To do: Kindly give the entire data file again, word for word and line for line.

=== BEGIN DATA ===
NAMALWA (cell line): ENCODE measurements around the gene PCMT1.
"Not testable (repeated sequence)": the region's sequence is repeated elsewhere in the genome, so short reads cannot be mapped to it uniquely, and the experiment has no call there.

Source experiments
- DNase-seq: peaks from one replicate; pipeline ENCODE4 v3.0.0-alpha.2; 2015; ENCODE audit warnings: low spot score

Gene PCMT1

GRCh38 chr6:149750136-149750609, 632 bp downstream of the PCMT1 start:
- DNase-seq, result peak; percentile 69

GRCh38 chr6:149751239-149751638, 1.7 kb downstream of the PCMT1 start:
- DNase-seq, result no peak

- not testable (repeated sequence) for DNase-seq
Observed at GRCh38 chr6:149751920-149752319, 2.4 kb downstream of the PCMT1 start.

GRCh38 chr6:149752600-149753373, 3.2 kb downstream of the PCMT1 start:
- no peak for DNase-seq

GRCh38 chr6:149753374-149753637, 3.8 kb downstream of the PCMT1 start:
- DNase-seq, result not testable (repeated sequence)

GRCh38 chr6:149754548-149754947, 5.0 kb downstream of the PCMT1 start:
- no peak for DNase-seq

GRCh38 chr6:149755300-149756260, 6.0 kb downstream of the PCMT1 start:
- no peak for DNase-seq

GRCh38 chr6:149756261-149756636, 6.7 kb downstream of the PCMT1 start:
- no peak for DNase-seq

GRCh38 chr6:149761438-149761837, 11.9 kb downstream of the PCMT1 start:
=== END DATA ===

NAMALWA (cell line): ENCODE measurements around the gene PCMT1.
"Not testable (repeated sequence)": the region's sequence is repeated elsewhere in the genome, so short reads cannot be mapped to it uniquely, and the experiment has no call there.

Source experiments
- DNase-seq: peaks from one replicate; pipeline ENCODE4 v3.0.0-alpha.2; 2015; ENCODE audit warnings: low spot score

Gene PCMT1

GRCh38 chr6:149750136-149750609, 632 bp downstream of the PCMT1 start:
- DNase-seq, result peak; percentile 69

GRCh38 chr6:149751239-149751638, 1.7 kb downstream of the PCMT1 start:
- DNase-seq, result no peak

- not testable (repeated sequence) for DNase-seq
Observed at GRCh38 chr6:149751920-149752319, 2.4 kb downstream of the PCMT1 start.

GRCh38 chr6:149752600-149753373, 3.2 kb downstream of the PCMT1 start:
- no peak for DNase-seq

GRCh38 chr6:149753374-149753637, 3.8 kb downstream of the PCMT1 start:
- DNase-seq, result not testable (repeated sequence)

GRCh38 chr6:149754548-149754947, 5.0 kb downstream of the PCMT1 start:
- no peak for DNase-seq

GRCh38 chr6:149755300-149756260, 6.0 kb downstream of the PCMT1 start:
- no peak for DNase-seq

GRCh38 chr6:149756261-149756636, 6.7 kb downstream of the PCMT1 start:
- no peak for DNase-seq

GRCh38 chr6:149761438-149761837, 11.9 kb downstream of the PCMT1 start: